Special report: Racialization and public policy
Tensions and paradoxes in participatory theater (Turin, Italy)By Francesca Quercia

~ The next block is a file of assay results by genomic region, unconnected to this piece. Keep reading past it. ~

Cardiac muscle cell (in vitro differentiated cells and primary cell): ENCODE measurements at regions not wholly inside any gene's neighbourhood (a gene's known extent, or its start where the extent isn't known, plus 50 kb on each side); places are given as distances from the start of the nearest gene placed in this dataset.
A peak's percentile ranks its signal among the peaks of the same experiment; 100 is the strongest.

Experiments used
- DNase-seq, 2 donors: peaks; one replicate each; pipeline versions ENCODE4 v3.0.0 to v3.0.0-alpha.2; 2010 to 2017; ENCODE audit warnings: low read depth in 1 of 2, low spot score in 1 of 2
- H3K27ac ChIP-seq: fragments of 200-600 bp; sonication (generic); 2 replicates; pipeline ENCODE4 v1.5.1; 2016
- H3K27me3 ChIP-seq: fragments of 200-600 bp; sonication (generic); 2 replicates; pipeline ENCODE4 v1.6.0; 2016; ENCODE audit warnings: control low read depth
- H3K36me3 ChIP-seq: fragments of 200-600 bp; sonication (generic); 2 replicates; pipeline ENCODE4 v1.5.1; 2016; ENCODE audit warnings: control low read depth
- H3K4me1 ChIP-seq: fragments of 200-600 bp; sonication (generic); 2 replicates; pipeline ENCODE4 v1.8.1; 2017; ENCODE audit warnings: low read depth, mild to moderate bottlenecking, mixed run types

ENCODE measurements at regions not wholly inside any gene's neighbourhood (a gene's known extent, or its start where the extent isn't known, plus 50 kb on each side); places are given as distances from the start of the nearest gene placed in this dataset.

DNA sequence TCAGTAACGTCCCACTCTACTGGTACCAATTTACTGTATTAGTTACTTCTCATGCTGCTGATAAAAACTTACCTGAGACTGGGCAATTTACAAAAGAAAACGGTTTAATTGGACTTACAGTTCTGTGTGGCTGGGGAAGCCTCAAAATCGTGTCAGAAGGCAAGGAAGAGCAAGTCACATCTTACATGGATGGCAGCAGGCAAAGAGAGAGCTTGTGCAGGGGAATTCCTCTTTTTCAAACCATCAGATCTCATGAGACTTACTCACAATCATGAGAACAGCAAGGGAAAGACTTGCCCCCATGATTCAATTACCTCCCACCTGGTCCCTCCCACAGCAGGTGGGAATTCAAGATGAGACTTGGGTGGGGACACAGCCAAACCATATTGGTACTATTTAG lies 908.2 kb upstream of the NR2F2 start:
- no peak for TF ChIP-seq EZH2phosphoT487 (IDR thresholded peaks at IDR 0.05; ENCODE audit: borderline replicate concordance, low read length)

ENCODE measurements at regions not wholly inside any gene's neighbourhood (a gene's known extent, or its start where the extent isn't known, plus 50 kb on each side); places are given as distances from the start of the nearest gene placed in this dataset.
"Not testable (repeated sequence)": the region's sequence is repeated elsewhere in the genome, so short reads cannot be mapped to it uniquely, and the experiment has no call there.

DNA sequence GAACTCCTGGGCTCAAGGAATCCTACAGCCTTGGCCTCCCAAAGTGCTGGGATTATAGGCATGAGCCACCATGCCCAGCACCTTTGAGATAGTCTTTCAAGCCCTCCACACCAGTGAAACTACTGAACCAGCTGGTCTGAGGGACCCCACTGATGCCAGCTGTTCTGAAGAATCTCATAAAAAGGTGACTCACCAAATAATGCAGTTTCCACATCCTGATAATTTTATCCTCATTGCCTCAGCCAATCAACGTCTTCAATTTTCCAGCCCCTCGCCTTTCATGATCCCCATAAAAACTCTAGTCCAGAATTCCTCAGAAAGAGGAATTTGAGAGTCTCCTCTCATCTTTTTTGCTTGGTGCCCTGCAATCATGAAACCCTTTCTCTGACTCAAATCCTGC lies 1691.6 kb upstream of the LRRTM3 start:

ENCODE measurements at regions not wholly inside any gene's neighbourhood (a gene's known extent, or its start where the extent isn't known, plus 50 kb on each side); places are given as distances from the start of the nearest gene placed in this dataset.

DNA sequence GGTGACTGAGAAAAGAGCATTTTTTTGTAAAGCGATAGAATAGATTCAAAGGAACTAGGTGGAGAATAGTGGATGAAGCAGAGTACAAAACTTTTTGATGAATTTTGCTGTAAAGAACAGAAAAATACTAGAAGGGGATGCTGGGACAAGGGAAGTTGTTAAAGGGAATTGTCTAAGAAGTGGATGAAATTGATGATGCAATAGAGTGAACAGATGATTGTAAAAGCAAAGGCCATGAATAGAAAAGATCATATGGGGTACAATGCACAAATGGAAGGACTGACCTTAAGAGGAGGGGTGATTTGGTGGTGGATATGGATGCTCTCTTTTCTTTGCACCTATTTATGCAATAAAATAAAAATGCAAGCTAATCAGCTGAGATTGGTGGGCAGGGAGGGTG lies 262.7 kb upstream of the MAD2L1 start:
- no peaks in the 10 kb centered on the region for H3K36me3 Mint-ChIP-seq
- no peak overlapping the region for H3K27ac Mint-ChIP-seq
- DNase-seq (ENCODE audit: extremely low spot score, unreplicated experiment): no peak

Over the last thirty years, with the redefinition of cultural and urban policies, artists have been assigned social missions: strengthening social ties, contributing to breaking down barriers in working-class neighborhoods and the integration of immigrants. This process concerns many European countries, including Italy. As part of urban renewal programs, many theater associations have become involved in working-class neighborhoods. They have proposed artistic projects with immigrants, with a dual purpose of “integration” and “empowerment” of the projects’ participants. Based on an ethnographic survey carried out within a theater association in Turin, this article examines how its director succeeded in forging a recognized professional role, by appointing herself as an intermediary between immigrants and Italian society. Although her goal was to emancipate these immigrant populations, she faced many contradictions during the implementation of her projects. Despite her antiracist beliefs, she ended up contributing to the minoritization of immigrants. Based on a triple dynamic—of “racialization,” “ethnicization,” and “culturalization”—this process consigns minorities to a radical otherness, over which they have little power.